September 21, 2009
On October 7, the war in Afghanistan turns eight. Eight years after Pearl Harbor, Germany, Japan and Italy had democratic governments and the Marshall Plan was rebuilding the economy of Europe. Eight years after World War I broke out, the League of Nations was two years old and Germany was being governed by the Weimar Republic. And eight years after Fort Sumter sparked the Civil War, the country had been reunited. Not always ideal resolutions, but resolutions nonetheless.
Eight years after we began the war in Afghanistan, not only have the issues that precipitated the war not been resolved, but we’re still arguing about our goals. What are we trying to accomplish? What would success look like? What’s our exit strategy? When can we go home?
President Obama says it will be when Al Qaeda has been dismantled and defeated. Washington Post columnist Anne Applebaum says the war will be won when “a minimally acceptable government [is] in place.” The administration’s special envoy to Afghanistan and Pakistan, Richard Holbrooke, says only that “We’ll know it when we see it.”
None of those conditions seem at all close. Even the kinds of measures needed to achieve such goals are barely on the horizon. “An April U.S. intelligence estimate found that the Afghan army will need to grow to 325,000 men to be effective,” the New Republic has reported. “Given the illiteracy and corruption hobbling the Afghan army, that target could be many be many years and billions of dollars away.”
Is it possible that there is not only no Afghanistan exit strategy, but no exit at all–no circumstances on or just over the horizon under which we could truthfully say “Mission accomplished” and leave?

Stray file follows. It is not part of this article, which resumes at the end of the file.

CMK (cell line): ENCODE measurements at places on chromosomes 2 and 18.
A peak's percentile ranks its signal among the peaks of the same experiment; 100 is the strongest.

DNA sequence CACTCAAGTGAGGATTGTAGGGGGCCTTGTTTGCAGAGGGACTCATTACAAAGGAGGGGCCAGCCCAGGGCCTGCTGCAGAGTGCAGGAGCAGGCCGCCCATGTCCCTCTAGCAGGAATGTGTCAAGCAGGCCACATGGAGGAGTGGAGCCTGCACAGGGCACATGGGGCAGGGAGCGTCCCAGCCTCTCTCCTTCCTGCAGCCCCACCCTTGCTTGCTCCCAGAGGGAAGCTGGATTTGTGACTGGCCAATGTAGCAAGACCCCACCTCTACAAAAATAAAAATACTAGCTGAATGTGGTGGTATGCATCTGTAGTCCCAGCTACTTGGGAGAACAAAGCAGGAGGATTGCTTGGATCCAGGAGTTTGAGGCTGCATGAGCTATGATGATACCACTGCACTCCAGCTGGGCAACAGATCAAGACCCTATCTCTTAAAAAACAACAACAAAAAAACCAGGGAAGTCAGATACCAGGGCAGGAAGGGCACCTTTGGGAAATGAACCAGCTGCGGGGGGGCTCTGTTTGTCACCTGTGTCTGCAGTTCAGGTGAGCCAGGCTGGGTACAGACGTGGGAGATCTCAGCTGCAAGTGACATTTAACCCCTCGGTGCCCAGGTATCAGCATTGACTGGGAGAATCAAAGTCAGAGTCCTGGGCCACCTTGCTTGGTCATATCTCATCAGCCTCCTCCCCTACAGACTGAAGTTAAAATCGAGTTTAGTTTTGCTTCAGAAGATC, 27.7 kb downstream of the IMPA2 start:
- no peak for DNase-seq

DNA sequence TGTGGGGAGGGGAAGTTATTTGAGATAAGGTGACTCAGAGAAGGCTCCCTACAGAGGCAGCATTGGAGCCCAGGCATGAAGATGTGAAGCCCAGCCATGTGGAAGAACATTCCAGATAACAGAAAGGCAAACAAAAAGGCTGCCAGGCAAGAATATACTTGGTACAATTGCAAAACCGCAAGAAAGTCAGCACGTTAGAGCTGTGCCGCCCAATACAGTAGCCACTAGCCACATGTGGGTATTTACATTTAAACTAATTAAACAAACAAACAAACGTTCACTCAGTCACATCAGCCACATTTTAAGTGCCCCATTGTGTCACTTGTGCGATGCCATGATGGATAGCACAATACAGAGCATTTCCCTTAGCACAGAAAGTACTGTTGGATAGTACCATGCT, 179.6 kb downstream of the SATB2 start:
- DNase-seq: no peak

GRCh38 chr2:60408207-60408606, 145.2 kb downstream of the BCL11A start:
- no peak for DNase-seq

A seemingly ill-assorted pair of co-authors, Joseph and Kyle Nevins, father and son, the former a medical school professor and the latter a staffer for U.S. House Republican whip Eric Cantor, have suggested a different way of thinking about the Afghanistan war. “To use an analogy from medical practice,” they write, “we are fighting a chronic disease — one with little hope of eradication.”
In this way of thinking about it, Afghanistan isn’t like a heart malfunction, which will respond definitively to treatment. It’s more like diabetes, high blood pressure or arthritis. Treated properly, its effects can be limited. You will never be cured, never be arthritis-free, but you can learn to live with it.
The chronicity of the war in Afghanistan lies in a combination of the virulence of the forces we’re facing and the inhospitable environment the country presents to the kinds of measures that would seem to be required to achieve our objectives. The Taliban and Al Qaeda and other manifestations of Muslim extremism are neither insubstantial nor shallow-rooted. Remember, we overthrew the Taliban government of Afghanistan soon after the war began in 2001. We seem to have had bin Laden cornered at Tora Bora, but have been unable to get close again. The fact that there has not been an attack on the American mainland on the scale of 9/11 implies that we have had some tactical success in fighting these adversaries. But their persistence in the face of everything we have thrown at them, and in the face of their reputed unpopularity within the Afghan populace, suggests that the anger and resentment on which they batten burns hot enough to fuel their survival.
Could their supporters, even some of their leaders, be bribed or incentivized to switch allegiances from the black hats to the—not white, but dark gray hats? Perhaps. It seems to have worked in Iraq—at least for a while, at least while American troops are there to execute the strategy. But to borrow a metaphor once used to explain the re-ignition of ethnic hostilities in the Balkans after the death of Tito, you can suppress weeds by laying a cement slab over the ground where they grow, but once the slab is removed, the weeds will return. The multi-ethnic country that was Yugoslavia fractured and fragmented soon after Tito died. And the cock-pit of ethnic rivalry that is Bosnia, only the presence of NATO peacekeepers prevents open warfare in Bosnia, fourteen years after the Dayton Peace Accord. (Which, by the way, was—what’s the right word? Negotiated? Muscled through?—by Richard Holbrooke, now the U.S.’s man in Afghanistan and Pakistan.)
And Bosnia had a history of being governed, or at least ruled, by some recognizable kind of centralized governmental authority. You can’t say that about Afghanistan.